IRONMAN Cork 2019 – Paul Hayward on shortened IRONMAN courses

Paul Hayward talks through odyssean adventure just to get through the toughest single day event on the planet which was made so much tougher when the Emerald Isle decided to throw everything it could against these IRONMAN competitors. Read below to hear his account of the event and listen to his views on the shortened course. Before we begin though, let’s find out a little bit more about Paul Hayward:

When did you start triathlon? In 2015 I trained for IRONMAN Wales. One of my friends Paul Shanley told me about IRONMAN and seeing it in Tenby in 2014 made me fall in love with it, watching the Power Hour I just wanted a shot at making that carpet. Sadly I had no idea it was one of the hardest IRONMAN events and I had to learn to swim so it was massive up hill task.

What has to date been your proudest triathlon related achievement? Tough one. But I would say Harriet (my wife and former TTH Coached athlete) making Weymouth 70.3 last year (2018) with 17 seconds to spare is my proudest moment. She did so well at Marbella 70.3 and just missed the line, I couldn’t say anything but cry with her at the finish. I was so proud she continued to train, battled the weather at Weymouth and never stopped - I cried all over again and I couldn’t be more proud of what a strong person she is. I guess it’s not my achievement but we are a team and we shared the journey!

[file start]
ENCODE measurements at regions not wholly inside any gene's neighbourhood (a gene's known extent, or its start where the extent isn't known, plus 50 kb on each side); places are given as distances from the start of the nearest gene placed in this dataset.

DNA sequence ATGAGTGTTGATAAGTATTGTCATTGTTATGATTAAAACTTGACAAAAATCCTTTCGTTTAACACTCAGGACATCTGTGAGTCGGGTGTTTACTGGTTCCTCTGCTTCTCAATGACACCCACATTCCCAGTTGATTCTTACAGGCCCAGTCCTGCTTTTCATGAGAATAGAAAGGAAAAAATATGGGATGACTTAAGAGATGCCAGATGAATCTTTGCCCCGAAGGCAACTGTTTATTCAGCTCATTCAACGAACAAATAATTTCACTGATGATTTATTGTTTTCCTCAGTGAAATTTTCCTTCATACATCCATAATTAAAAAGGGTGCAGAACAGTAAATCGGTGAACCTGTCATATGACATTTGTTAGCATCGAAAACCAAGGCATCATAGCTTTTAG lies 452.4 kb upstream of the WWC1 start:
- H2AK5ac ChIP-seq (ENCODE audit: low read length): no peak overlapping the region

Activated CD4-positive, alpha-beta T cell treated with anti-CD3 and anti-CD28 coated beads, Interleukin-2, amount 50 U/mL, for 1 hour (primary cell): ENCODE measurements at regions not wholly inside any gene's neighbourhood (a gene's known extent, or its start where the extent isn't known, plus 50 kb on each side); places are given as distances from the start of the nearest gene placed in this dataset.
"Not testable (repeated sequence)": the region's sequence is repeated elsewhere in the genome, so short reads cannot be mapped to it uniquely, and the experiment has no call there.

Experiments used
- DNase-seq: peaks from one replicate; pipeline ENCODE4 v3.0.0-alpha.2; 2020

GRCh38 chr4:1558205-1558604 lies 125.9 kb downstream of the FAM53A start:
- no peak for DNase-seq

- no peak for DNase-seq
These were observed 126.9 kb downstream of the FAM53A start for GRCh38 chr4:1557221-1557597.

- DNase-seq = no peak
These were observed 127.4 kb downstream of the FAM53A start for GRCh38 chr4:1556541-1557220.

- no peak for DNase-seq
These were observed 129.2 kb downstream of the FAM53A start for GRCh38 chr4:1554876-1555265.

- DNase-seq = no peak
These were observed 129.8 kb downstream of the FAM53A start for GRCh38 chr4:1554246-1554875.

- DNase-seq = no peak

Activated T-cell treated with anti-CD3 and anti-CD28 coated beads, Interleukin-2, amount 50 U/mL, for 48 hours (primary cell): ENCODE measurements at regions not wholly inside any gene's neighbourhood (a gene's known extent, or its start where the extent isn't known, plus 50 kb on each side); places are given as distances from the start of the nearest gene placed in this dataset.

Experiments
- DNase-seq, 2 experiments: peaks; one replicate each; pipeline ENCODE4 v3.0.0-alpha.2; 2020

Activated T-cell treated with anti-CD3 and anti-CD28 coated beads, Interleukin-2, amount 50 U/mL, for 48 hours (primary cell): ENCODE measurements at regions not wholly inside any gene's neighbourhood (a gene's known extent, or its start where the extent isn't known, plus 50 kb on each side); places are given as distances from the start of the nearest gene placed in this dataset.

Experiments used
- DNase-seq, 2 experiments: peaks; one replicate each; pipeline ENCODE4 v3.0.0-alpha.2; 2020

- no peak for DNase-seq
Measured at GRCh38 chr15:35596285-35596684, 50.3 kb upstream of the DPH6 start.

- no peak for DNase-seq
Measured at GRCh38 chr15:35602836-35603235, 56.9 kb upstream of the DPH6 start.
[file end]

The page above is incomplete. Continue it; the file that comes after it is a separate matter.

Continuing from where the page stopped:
How would you best describe your approach to training and racing? This year I would say serious and focused. A new coach gave me a clean slate and I wanted to do well, and push. I’d always trained hard but this year, with a new job and increased pressure, meant if I was to do well then I had to be focused, listen and develop.

How long have you been working with a TTH Coach? I’ve worked with TTH for 3 years, 2 years with Coach Sorrel and this last year with Coach Mundy (Will). My friend Simon trained with Will and spoke very highly of him, when the changed happened I was pleased to get the chance.

How does coaching help you with your training and racing? For me it adds value to your training and your goal. To have someone discuss your training with you, structure it and then amend it / react to it as you go along is invaluable. Professionally for work it removes all the stress too as I don’t need to worry.

What have you learned most so far this race season compared to previous seasons? Trust your coach. Coaches have different approaches to training and with Will he dropped a swim per week, added a bike and split the long runs. I couldn’t understand it and was a little cautious, however it paid dividends as I felt fresher, better and fitter than I have for a long time. I went into IRONMAN Ireland feeling excited (when I wasn’t nervous every three minutes!).

They said the swim was cancelled, but I am still wet like when I swim!

They said the swim was cancelled, but I am still wet like when I swim!

“You are an IRONMAN”. Such a simple set of words; but to many (if not all) that hear those words as they make the red carpet it can mean everything. It marks the celebration of a journey, often with many ups and downs, and an incredible moment and / or achievement.